From the kick-off the visitors tried to make headway, but all to no purpose, and they had again to fall back on the defensive. McAulay got down the wing after a fine dribble, and gave a splendid chance to Mackie in centre to put through number two but the pivot, in trying to put the sphere out of the goalkeeper's reach, struck the crossbar, and a grand chance was lost. Hard and fast play followed, and it must be admitted this was mostly in favour of the homesters. A corner was forced, and Johnstone placing finely, McAulay had little difficulty in, heading the sphere into the net. Play became more equal from this on till the interval, when the homesters held a well deserved lead of two goals. Without retiring from the field of play the game was at once resumed.
The Whites again took the upper hand, and shots from all quarters were rained on Brown, but none of the dangerous order. Those of the soft nature were got rid of by the visitors' custodian in a nervous and shaky manner. The visitors now took a better hold of the game, but Mackie and McNicoll proved too great a barrier. After the latter and McAulay had tried a dribble on their own, both of which proved unproductive, C. Mackie had a try at the visitors' goal. Brown made a dive for the ball, but failed to hold the sphere, and Bonnar rushing in had no difficulty in putting on the finishing touch. From the kick off the Athletics at once tried to emulate the homesters' feat, but their attempts were very weak. A penalty, however, came their way, and from it Fotheringham opened their scoring account. Play slackened down towards the finish, and when the whistle sounded the scores stood - Aberdeen 3, Leith Athletic 1.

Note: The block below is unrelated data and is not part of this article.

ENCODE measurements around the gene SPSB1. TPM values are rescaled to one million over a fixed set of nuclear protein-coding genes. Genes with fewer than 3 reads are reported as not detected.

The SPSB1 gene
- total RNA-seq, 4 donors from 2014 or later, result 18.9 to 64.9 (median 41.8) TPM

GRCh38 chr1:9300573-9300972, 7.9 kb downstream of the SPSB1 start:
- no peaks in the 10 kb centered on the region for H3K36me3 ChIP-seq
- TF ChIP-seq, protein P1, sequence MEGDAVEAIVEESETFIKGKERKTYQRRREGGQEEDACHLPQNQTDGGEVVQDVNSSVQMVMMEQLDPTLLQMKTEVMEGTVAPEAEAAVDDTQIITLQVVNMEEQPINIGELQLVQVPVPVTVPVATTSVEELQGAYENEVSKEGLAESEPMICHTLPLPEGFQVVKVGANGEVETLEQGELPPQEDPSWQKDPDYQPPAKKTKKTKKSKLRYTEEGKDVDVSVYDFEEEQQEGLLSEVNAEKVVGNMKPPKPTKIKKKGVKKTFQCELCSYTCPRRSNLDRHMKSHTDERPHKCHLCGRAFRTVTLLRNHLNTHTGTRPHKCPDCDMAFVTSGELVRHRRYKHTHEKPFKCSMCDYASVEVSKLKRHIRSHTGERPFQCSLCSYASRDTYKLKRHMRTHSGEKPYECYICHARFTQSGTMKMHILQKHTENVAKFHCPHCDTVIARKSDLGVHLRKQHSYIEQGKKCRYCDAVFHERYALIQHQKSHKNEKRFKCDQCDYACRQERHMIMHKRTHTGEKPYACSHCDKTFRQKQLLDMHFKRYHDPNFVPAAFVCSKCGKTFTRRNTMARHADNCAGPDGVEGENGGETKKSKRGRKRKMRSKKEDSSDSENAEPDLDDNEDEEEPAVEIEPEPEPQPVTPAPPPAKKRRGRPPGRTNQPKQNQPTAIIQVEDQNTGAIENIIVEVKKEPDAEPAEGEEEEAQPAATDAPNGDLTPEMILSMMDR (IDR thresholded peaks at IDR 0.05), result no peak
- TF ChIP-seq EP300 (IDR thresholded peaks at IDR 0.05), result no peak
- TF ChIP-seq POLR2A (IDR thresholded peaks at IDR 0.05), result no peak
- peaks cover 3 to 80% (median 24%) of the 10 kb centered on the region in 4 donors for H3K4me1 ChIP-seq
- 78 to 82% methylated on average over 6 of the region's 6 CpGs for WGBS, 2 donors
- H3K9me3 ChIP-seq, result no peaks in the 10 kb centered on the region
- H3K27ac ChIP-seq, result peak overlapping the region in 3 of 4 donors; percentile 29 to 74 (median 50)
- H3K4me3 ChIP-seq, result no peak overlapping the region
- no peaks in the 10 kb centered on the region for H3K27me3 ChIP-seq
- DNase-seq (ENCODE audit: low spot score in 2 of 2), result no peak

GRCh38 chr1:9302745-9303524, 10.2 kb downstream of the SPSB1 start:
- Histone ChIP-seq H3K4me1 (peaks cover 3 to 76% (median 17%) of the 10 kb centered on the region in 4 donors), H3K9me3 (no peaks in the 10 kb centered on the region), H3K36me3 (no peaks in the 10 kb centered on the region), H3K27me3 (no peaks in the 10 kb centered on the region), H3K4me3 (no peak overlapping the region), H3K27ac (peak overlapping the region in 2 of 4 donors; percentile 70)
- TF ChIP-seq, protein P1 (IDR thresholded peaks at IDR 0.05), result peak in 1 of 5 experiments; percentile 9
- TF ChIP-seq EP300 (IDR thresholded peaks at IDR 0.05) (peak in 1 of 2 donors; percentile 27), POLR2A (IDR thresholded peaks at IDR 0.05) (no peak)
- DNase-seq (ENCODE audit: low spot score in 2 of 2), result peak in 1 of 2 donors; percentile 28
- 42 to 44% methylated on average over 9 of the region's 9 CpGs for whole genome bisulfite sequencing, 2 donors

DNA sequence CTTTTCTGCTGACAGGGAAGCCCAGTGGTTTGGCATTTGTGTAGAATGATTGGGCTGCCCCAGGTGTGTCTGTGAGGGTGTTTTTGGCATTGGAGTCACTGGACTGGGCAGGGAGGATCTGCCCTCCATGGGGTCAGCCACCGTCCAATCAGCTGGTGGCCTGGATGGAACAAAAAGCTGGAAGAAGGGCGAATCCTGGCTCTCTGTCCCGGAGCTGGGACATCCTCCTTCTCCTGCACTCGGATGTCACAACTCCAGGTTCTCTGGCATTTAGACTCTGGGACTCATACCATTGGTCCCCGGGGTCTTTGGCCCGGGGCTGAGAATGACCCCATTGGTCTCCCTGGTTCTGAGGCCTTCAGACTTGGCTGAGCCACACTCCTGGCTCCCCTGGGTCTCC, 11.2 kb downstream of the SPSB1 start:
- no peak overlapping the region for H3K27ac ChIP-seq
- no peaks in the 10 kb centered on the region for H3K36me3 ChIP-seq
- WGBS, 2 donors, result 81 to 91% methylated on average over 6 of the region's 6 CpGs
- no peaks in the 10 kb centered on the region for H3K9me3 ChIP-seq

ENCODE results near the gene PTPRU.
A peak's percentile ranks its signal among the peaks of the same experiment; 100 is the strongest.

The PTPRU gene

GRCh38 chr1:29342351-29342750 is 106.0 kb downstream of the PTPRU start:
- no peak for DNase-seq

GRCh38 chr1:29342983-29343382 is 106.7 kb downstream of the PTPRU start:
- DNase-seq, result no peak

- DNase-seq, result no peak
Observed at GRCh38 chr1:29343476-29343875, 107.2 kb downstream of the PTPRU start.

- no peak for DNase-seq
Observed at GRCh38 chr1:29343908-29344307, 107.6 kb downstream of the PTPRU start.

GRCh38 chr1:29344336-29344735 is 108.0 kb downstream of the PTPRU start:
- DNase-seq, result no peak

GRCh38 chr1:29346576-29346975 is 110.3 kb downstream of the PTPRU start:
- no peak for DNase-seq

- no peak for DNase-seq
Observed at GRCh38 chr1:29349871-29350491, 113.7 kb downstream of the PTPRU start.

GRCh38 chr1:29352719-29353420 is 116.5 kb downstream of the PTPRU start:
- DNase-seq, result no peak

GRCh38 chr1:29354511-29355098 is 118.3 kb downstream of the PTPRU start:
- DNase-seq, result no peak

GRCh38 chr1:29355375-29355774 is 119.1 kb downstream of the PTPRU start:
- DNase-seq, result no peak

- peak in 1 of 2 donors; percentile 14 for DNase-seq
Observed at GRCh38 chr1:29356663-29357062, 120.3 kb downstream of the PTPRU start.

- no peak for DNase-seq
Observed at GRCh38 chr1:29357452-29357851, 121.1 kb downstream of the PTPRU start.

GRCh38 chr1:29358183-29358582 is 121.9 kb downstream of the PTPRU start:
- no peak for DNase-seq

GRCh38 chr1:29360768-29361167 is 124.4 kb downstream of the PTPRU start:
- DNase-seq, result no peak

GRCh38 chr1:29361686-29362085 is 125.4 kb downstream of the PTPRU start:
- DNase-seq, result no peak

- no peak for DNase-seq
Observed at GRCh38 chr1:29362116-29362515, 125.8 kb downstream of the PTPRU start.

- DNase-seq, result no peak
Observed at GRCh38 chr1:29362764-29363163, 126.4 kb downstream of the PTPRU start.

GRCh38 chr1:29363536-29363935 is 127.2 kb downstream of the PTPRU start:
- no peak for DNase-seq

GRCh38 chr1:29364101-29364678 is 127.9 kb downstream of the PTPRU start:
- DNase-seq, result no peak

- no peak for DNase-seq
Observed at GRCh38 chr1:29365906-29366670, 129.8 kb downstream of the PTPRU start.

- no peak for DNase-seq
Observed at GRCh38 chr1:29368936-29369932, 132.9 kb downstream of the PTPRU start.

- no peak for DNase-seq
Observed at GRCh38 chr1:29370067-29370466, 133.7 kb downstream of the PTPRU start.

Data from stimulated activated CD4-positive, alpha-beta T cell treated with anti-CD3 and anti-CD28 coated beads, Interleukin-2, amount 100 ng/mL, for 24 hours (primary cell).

Points from Pittodrie.
It was a poor day far such a good fixture. The ground, however, was wonderfully good considering the heavy rain which had fallen. We notice that the roller is being used oftener on the ground, and if this, together with sand were tried, then Pittodrie would soon be in good condition. Great things were expected of the visitors, but they did not come near to expectation. They may have been reserving themselves for their great Cup Tie which means so much to them. We are glad to see that the "gates" are keeping up to a respectable total at Pittodrie. Saturday's one - £95 -will be a consolation to the Athletics for the loss of the points. Brown, a substitute, did not inspire anyone by his display in goal. He was fluky. McRae played a very fine game, but his partner at right back was not quite safe. It must be admitted, however that the wing opposed to him was in rampant form. The visitors' halves were run off their feet, and had too much work on their hands (or feet). McNeil was the outstanding man of the trio, and played a splendid game. Thomson and Dow were the pick of a rather mixed forward line.
Barrett had practically nothing to do in the home goal. This just shows that Mackie and McNicoll were in the best of form both in kicking and tackling. The same may be said of the halves who had the measure of the opposing forwards. Strang has not quite recovered from his injury. The other two halves played their usual fine game. It is seldom that we see good wing play here, but everyone must have been delighted with, the fine display given by McAulay and Johnstone. Their understanding was perfect, while their, passing was a treat. Bonnar continues to "sand dance," while McKay is gradually becoming fitter. Charlie Mackie was a bit off his game. We were glad that Mr. Jack was on the whole a very efficient referee, but beg to differ with him in regard to his action towards Strang, as the penalty kick was about to be taken. The rule does not debar a player from standing at the goal, post so long as he is outside the restricted area. At least we read it so.
Source: Bon-Accord, February 18, 1904
Source: Aberdeen Journal, 15th February 1904